THERE probably aren’t many things that the Islamic State, Jon Stewart and the president of Iraqi Kurdistan agree on, but there is one: the pernicious influence of the Sykes-Picot Agreement, a secret plan for dividing up the Middle East signed by France and Britain, 100 years ago this week. It has become conventional wisdom to argue, as Vice President Joseph R. Biden Jr. recently did, that the Middle East’s problems stem from “artificial lines, creating artificial states made up of totally distinct ethnic, religious, cultural groups.”
That Western imperialism had a malignant influence on the course of Middle Eastern history is without a doubt. But is Sykes-Picot the right target for this ire?
The borders that exist today — the ones the Islamic State claims to be erasing — actually emerged in 1920 and were modified over the following decades. They reflect not any one plan but a series of opportunistic proposals by competing strategists in Paris and London as well as local leaders in the Middle East. For whatever problems those schemes have caused, the alternative ideas for dividing up the region probably weren’t much better. Creating countries out of diverse territories is a violent, imperfect process.
In May 1916, Mark Sykes, a British diplomat, and François Georges-Picot, his French counterpart, drew up an agreement to ensure that once the Ottoman Empire was defeated in World War I, their countries would get a fair share of the spoils.
Both countries awarded themselves direct control over areas in which they had particular strategic and economic interests. France had commercial ties to the Levant, and had long cultivated the region’s Christians. Britain intended to secure trade and communication routes to India through the Suez Canal and the Persian Gulf.
To the extent the Sykes-Picot plan made an attempt to account for the local ethnic, religious or cultural groups, or their ideas about the future, it offered a vague promise to create one or several Arab states — under French and British influence, of course.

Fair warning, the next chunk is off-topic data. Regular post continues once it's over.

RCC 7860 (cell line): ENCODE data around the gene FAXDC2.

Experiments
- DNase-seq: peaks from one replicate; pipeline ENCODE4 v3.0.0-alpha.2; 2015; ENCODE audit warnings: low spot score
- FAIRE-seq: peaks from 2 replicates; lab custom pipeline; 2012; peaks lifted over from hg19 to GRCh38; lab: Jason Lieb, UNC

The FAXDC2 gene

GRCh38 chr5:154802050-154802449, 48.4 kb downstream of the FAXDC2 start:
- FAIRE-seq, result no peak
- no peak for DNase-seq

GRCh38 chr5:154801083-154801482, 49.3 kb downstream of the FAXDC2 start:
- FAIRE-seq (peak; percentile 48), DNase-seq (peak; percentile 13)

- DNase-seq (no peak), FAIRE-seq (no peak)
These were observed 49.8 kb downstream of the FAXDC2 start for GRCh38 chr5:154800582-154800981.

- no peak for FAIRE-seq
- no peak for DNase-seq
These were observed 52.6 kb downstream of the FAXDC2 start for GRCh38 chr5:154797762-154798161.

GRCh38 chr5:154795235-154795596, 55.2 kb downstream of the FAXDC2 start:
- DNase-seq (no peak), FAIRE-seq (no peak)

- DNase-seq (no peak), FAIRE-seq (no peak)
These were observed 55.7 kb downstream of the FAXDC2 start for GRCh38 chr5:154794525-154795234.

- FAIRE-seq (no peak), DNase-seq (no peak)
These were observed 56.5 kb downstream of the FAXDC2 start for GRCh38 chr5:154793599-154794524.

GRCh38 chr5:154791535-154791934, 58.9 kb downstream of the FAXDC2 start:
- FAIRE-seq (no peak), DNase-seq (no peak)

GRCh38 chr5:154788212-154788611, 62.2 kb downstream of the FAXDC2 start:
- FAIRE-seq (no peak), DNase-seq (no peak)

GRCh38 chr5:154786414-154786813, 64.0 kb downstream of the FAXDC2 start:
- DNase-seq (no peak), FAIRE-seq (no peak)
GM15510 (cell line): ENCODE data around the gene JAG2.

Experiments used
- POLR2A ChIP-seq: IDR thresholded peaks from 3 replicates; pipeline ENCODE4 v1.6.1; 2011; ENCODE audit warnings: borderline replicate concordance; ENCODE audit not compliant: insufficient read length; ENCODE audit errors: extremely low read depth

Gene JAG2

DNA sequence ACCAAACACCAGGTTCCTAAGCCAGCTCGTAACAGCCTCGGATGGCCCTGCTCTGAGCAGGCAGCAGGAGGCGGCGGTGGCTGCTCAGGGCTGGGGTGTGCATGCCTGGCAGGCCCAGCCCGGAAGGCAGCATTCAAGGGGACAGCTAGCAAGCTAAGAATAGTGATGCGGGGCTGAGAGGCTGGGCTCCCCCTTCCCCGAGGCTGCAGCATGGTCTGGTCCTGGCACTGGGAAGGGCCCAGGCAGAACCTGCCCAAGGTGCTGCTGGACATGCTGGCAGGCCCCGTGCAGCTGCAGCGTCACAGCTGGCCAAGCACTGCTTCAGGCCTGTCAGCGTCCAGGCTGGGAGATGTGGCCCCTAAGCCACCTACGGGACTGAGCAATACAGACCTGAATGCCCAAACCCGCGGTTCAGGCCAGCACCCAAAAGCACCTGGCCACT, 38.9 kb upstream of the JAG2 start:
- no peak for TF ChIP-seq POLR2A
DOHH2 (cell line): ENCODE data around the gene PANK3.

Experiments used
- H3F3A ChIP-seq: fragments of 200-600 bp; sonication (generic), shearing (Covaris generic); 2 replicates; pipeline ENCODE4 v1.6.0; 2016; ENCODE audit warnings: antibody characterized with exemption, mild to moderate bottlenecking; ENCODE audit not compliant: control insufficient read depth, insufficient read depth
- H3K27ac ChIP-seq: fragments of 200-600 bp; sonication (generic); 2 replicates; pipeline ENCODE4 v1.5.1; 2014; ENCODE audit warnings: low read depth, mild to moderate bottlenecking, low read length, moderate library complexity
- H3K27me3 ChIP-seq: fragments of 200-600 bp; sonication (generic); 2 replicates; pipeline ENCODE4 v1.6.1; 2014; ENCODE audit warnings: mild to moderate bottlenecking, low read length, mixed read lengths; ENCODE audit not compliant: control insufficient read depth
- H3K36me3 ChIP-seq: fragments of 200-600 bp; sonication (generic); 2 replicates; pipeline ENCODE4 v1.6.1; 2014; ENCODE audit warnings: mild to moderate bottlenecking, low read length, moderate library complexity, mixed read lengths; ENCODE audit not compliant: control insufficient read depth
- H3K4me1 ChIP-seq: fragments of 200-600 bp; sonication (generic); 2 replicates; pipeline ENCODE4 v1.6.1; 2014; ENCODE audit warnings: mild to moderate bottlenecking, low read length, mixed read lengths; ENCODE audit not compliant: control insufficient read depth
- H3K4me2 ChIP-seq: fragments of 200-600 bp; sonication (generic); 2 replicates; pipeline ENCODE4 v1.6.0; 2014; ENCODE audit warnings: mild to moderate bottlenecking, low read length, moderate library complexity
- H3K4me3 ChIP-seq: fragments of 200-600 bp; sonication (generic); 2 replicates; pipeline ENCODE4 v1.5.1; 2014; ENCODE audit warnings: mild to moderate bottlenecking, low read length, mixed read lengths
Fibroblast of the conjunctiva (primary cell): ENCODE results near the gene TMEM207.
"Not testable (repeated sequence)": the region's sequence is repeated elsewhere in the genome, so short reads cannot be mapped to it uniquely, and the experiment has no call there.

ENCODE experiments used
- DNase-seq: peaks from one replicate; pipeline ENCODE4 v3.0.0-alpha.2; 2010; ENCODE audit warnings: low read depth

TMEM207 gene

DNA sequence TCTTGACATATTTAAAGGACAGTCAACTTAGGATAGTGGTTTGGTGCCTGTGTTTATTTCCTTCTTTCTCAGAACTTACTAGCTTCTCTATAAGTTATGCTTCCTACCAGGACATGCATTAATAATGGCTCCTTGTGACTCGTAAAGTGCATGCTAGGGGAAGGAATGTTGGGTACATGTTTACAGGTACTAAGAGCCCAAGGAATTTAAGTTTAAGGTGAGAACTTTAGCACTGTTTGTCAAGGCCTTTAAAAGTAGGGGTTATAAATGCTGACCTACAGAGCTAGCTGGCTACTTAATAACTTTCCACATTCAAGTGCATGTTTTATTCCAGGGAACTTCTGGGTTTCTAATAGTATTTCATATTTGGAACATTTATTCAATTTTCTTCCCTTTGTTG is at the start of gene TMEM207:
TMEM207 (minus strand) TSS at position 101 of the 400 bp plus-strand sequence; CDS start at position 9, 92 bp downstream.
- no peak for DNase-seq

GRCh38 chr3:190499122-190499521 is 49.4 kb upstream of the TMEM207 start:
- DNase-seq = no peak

In March 1920, Faisal bin Hussein, who led the Arab armies in their British-supported revolt against the Ottomans during World War I, became the leader of the independent Arab Kingdom of Syria, based in Damascus. His ambitious borders stretched across modern-day Syria, Jordan, Israel and parts of Turkey. (But not Iraq.)
Would Faisal’s map have been an authentic alternative to the externally imposed borders that came in the end? We’ll never know. The French, who opposed his plan, defeated his army in July.
But even if they hadn’t, Faisal’s territorial claims would have put him in direct conflict with Maronite Christians pushing for independence in what is today Lebanon, with Jewish settlers who had begun their Zionist project in Palestine, and with Turkish nationalists who sought to unite Anatolia.
When France took control of what is now Syria, the plan in Paris was to split up the region into smaller statelets under French control. These would have been divided roughly along ethnic, regional and sectarian lines: The French envisioned a state for Alawites, another for Druse, another for Turks and two more centered around Syria’s biggest cities, Damascus and Aleppo.
This cynical divide-and-conquer strategy was intended to pre-empt Arab nationalists’ calls for a “greater Syria.” Today, five years into Syria’s civil war, a similar division of the country has been suggested as a more authentic alternative to the supposedly artificial Syrian state. But when the French tried to divide Syria almost a century ago, the region’s residents, inspired by ideas of Syrian or Arab unity, pushed by new nationalist leaders, resisted so strongly that France abandoned the plan.
In 1919, President Woodrow Wilson sent a delegation to devise a better way to divide the region. Henry King, a theologian, and Charles Crane, an industrialist, conducted hundreds of interviews in order to prepare a map in accordance with the ideal of national self-determination.
Was this a missed opportunity to draw the region’s “real” borders? Doubtful. After careful study, King and Crane realized how difficult the task was: They split the difference between making Lebanon independent or making it part of Syria with a proposal for “limited autonomy.” They thought the Kurds might be best off incorporated into Iraq or even Turkey. And they were certain that Sunnis and Shiites belonged together in a unified Iraq. In the end, the French and British ignored the recommendations. If only they had listened, things might have turned out more or less the same.
Nick Danforth, a senior analyst at the Bipartisan Policy Center, blogs at midafternoonmap.com.